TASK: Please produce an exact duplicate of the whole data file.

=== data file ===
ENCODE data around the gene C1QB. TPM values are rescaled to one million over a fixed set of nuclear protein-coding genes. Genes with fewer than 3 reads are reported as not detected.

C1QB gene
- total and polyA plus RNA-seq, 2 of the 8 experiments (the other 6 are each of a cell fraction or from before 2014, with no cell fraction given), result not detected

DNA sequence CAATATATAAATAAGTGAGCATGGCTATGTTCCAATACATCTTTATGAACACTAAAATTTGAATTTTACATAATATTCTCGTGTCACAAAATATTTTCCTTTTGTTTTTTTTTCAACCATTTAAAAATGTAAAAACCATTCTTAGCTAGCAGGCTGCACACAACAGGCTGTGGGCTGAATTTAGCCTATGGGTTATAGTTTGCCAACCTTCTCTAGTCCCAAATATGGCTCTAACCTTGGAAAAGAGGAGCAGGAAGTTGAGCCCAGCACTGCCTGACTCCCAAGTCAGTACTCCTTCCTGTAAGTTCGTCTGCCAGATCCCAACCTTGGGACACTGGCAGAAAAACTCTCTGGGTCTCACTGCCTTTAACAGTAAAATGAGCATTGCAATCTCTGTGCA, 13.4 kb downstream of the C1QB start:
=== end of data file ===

ENCODE data around the gene C1QB. TPM values are rescaled to one million over a fixed set of nuclear protein-coding genes. Genes with fewer than 3 reads are reported as not detected.

C1QB gene
- total and polyA plus RNA-seq, 2 of the 8 experiments (the other 6 are each of a cell fraction or from before 2014, with no cell fraction given), result not detected

DNA sequence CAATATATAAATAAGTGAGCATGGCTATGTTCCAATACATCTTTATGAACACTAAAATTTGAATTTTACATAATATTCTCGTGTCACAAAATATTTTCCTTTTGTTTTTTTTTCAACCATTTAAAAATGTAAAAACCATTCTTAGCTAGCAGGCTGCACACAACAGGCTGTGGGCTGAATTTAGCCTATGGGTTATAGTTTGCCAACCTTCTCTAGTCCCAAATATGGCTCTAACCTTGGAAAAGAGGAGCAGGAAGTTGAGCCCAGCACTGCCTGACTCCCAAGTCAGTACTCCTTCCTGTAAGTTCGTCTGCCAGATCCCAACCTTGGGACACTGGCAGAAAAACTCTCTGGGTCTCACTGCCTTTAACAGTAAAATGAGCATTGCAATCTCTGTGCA, 13.4 kb downstream of the C1QB start: